Another Friday and I struggle to come up with yet another way to say “Great Reading”. Writer’s block – so just read on.
If you need to read one “feel good” blog post this week, then this is the one from Eva Thompson.
I remember my first job and my principal pulling me aside periodically and checking to see how things were going. I’ll never forget one of his pieces of advice “Choose your colleagues wisely – they’ll make or break your career”.
Check out this excerpt from Eva’s post.
Eva shares a wonderful personal story about a relationship in her professional career. Read her post and see if you can’t recognize that colleague on your staff. Or, even better, go out of your way to be that person for someone else.
Kristen Wideen is a big supporter of the Inquiry Process and has obviously thought long and hard about what it might look like and how it will play out in her classroom. In this rather lengthy post, she talks about how she plays out inquiry in her classroom. Of particular interest to me was the blend of technology and non-technology activities for the students.
I thought the reminder of ways to get answers to questions was great and could see it taking a prominent place in her classroom. The comparison between then and now was great. You can almost hear the brainstorming and ideas flowing!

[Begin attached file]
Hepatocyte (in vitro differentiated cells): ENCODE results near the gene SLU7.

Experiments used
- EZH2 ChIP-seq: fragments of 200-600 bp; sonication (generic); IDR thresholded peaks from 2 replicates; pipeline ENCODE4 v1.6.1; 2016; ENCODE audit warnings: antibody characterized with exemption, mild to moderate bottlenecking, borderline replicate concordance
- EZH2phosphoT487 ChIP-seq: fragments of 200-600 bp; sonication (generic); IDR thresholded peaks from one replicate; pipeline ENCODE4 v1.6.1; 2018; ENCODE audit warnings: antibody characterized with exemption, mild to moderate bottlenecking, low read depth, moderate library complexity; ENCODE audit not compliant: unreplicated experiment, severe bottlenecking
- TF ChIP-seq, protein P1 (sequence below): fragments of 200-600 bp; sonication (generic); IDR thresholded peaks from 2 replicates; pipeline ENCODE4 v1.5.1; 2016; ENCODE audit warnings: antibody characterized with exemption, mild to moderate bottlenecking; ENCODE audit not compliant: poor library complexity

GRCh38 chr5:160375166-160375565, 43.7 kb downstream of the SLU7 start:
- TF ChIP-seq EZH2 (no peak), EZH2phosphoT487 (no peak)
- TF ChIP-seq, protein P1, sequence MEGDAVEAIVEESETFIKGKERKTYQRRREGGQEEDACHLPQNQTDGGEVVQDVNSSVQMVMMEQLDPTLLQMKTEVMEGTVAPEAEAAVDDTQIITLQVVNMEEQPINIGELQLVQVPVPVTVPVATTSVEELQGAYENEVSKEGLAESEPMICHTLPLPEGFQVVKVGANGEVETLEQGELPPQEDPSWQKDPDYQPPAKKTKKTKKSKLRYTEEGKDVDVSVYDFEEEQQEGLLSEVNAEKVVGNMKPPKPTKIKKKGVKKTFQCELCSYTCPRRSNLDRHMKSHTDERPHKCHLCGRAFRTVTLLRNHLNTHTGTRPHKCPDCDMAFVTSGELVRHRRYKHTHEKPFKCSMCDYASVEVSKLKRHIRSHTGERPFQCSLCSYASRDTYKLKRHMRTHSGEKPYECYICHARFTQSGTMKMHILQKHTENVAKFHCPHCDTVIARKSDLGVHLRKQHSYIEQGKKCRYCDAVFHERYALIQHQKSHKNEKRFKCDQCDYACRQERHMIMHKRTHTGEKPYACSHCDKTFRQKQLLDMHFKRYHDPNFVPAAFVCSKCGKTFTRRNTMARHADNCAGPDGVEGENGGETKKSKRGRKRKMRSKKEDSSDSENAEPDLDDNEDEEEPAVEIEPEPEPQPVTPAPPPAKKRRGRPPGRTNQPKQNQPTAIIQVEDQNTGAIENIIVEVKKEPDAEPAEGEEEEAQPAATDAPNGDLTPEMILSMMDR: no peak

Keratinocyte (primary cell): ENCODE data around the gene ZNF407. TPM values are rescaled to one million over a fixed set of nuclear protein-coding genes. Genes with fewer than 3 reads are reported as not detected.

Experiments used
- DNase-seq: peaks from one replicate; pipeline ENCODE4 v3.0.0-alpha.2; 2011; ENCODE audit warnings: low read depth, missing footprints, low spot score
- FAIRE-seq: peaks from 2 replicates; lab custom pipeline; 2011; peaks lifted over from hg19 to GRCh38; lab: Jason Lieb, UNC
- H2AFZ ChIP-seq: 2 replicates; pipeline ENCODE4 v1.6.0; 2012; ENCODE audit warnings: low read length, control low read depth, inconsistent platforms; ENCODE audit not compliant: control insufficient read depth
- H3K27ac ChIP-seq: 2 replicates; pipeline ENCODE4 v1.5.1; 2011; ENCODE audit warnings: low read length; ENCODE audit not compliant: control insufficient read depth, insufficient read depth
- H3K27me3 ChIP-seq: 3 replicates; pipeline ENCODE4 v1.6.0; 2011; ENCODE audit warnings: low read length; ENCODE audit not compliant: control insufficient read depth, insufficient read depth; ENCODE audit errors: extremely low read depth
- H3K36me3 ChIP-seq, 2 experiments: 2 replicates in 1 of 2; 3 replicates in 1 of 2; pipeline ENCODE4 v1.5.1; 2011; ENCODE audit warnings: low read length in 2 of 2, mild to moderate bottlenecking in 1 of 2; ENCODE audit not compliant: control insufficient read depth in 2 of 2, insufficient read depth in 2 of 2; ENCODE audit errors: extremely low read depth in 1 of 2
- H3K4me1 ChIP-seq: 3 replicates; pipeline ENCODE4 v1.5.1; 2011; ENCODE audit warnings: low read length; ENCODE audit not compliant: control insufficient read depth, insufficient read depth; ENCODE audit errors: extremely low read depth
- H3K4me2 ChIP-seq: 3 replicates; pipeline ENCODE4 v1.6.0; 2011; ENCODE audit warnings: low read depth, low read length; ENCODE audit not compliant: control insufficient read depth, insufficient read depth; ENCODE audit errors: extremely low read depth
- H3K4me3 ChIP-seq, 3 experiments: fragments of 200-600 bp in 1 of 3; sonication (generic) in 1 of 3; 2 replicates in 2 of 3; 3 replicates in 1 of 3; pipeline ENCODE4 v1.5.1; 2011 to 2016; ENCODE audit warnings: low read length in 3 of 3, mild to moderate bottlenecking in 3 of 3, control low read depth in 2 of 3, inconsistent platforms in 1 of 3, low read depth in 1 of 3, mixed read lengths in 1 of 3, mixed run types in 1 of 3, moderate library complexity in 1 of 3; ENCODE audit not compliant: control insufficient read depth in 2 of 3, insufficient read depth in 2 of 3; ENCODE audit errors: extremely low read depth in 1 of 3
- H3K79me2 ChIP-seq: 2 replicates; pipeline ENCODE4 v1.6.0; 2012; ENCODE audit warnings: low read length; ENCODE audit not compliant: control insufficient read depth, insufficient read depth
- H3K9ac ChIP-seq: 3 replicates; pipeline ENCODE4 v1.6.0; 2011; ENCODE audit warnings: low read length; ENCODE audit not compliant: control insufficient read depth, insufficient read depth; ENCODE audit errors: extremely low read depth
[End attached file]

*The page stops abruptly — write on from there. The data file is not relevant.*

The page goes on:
From a technology point of view, I was pleased to see her students using Padlet, one of my favourite easy to use, easy to leverage tools.
There’s no “what if” to this post. It’s packed with real examples and images from her classroom. This is a great post to share with teachers at your school.
OK, so a traditional debate has at least two combatants. Brian Aspinall debates himself over the questions “Am I A Progressive Teacher” and “Am I A Traditional Teacher”?
He identifies the following as traditional traits.
and then goes on to counter each of the points in what he calls progressive traits. I won’t spoil the post for you. Challenge each of these points and see where he lands.
IMO, I don’t think that you can be all-in on either side of things. Check out Brian’s post to see where he thinks he fits.
I think it would be an interesting exercise for him to align himself with a true peer coach to help him with the answers.
In today’s world of “there’s an app for everything”, Scrawlar sits on the web, does not require student emails for access, and as I’ve said before, offers just enough features to make it attractive for student use. We’ve all experienced life when you have way too many options available to confuse the writing process. Siiiiiirrrrrr. (You really can’t do a diphthong in print)
Read David’s post for his thoughts.
In a true BYOD environment, my personal opinion is that you can’t go far wrong if you elect to use Scrawlar for word processing, collaboration, brainstorming, notetaking, outlining, you name it.
Check out these posts at the links given above and all of the great Ontario Edublogs at the Livebinder here.